Positive actions needed in times of volatility
Sticking to plan helps avoid foolish decisions in retirement planning
Ben KlündtFebruary 10th, 2022
It is not the good times that define a person, but the tough times and how one chooses to react.
The same can be said for the market and how we respond in the bad times. As I write this, we’ve seen the Nasdaq retreat about 14% year-to-date hitting correction territory, the S&P pullback is right around 9%, and the Dow Jones is down roughly 6%.
When I say, “the bad times,” I don’t mean doom. Rather, one is starting to feel pressure or that slight anxiety that awakens the little voice in one’s head that drives the protection mindset and tries to guide us toward foolish decisions.
To combat the little voice, I want to share with you three positive actions to implement before or in a time of struggle to respond with strength.
First: Stick to the plan.
If you don’t have a plan, get one.
The adage, “Those who fail to plan, plan to fail,” is accurate. Without a plan, when the times of trouble come, we don’t know what our key values and goals are and how we plan to achieve them, meaning we are more likely to make an emotional decision based on what seems right for the moment, rather than what we ultimately want out of life.
Financial plans should be grounded in realistic market movements as defined by both realized and theoretical possibilities based on historical patterns. We know a client portfolio and financial plan can withstand an array of possible pullbacks—such as these—because the plan has already been stress tested for it. This doesn’t mean we won’t temporarily be set back in our advancement toward our life goals, or we won’t see our portfolio returns drop temporarily. It simply means we can rest assured that when such setbacks come, they won’t be fatal to our plan.
Some good practices during tough markets include revisiting your plan and reflecting on the advancement you’ve already made and reverting to the fundamentals of the plan and time periods prior when you felt like something “wasn’t working,” but ultimately overcame.
That may lead to having more confidence in the plan.
Second: Take advantage of discounts.
I have not met a person in my life who would rather pay full retail than purchase something at a discount. In these times, you need to reshape your thinking and lean into the down markets. Investing using dollar-cost averaging is a common theme with many investors we work with. The benefit of dollar-cost averaging is when you’re able to add money to your account regularly and the market happens to be experiencing volatility, you can take advantage of those swings by buying in some of the troughs.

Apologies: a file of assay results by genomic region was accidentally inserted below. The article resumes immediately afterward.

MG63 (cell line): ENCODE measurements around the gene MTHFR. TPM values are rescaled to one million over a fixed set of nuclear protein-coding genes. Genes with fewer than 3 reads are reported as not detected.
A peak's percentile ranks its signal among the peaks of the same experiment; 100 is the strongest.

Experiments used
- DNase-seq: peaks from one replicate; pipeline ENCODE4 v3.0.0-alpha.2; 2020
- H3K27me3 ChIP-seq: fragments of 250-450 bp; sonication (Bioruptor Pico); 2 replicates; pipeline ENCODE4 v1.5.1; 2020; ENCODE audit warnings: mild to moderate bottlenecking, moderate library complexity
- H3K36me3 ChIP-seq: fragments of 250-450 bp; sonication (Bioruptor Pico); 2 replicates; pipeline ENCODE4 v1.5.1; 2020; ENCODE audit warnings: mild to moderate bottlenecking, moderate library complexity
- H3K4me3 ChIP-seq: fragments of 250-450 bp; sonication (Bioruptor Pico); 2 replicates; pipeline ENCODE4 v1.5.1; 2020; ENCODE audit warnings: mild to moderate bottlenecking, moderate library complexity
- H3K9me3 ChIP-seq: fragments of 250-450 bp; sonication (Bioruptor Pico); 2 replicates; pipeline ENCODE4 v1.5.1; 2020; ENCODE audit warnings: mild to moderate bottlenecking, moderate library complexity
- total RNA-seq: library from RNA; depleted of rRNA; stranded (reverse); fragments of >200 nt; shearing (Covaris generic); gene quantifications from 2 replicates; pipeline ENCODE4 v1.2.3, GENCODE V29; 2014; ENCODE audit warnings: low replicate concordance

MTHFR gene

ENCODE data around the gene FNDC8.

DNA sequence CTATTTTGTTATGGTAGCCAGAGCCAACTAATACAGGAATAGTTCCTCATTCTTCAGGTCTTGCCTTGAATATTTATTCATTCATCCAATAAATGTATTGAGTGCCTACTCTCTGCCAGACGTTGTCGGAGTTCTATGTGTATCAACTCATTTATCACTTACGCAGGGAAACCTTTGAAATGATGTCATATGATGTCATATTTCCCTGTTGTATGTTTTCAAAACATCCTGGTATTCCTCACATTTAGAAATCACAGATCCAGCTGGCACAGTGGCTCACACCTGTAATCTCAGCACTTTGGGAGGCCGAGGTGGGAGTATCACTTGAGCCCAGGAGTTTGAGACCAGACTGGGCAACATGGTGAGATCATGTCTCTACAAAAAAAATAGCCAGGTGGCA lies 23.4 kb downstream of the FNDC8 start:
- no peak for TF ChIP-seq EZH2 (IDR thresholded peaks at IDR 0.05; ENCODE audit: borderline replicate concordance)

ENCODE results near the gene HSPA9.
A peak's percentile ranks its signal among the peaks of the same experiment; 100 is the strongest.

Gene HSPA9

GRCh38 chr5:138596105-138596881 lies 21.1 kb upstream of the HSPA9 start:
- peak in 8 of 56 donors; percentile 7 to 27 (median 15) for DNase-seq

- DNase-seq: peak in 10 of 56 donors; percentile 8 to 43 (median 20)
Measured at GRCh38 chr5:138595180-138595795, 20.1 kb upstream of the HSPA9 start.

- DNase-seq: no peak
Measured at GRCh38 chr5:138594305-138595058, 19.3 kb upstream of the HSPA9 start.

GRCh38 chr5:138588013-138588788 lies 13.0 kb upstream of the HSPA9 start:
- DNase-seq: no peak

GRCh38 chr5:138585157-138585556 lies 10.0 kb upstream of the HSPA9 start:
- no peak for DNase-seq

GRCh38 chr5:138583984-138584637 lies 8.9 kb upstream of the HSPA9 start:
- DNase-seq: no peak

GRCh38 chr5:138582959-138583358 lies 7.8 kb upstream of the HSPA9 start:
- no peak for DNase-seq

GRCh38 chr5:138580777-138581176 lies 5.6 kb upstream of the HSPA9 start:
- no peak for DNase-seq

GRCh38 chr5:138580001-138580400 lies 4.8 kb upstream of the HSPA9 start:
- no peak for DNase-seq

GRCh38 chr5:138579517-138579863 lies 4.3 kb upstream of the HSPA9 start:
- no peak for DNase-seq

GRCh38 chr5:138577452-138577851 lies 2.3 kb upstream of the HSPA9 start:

You won’t hit them all perfect, but you’ll be able to lower the average cost of your positions by creating multiple purchases of the same holding over a longer period. This is what you can achieve when you send in money every month.
For those taking money out, having a monthly deposit to your checking account from your investment account essentially does the same thing, just in reverse. In that, by not making a call once a year on when to pull money out, you “dollar cost average” out and reduce your risk of needing excess funds during a weak market.
If you have excess cash on the sidelines and have been waiting for a time to put it to work, these can be great opportunities. We still have a strong market with record low unemployment, good corporate profits, and a Fed that ultimately will not want to put that progress at risk.
Third: Focus on good things.
When it comes to market threats, you, statistically, are your own biggest threat to the success of your portfolio. One emotionally charged trade can do irreparable harm to a portfolio, or at the least, set you back years.
Mindset is critical when you’re in a time of struggle. Personally, I find it best to say the things I’m thankful for.
It may be corny to some, but when I am focused on the things in my life I am happy and thankful for, the hard stuff becomes trivial. I can see with clear eyes and realize, “this too shall pass.”
A temporary drop in my portfolio doesn’t mean my wife won’t love me anymore or that we lose the house. The things that are truly important in life are still there and your plan is still working. Step back, refocus on the positive, then tackle the negative if it needs tackling—preferably with a good partner.
To be clear, when I say, “You should do …” it’s because it is exactly what I say to myself with regularity. When we say you need a good partner, that reinforces good decisions.
I share this message based on what I do personally in hopes some portion of it will bring you peace in the event you ever need it.
Ben Klundt is a financial adviser at Ten Capital Wealth Advisors LLC, in Spokane. He can be reached at 509.325.2003 and at firstname.lastname@example.org.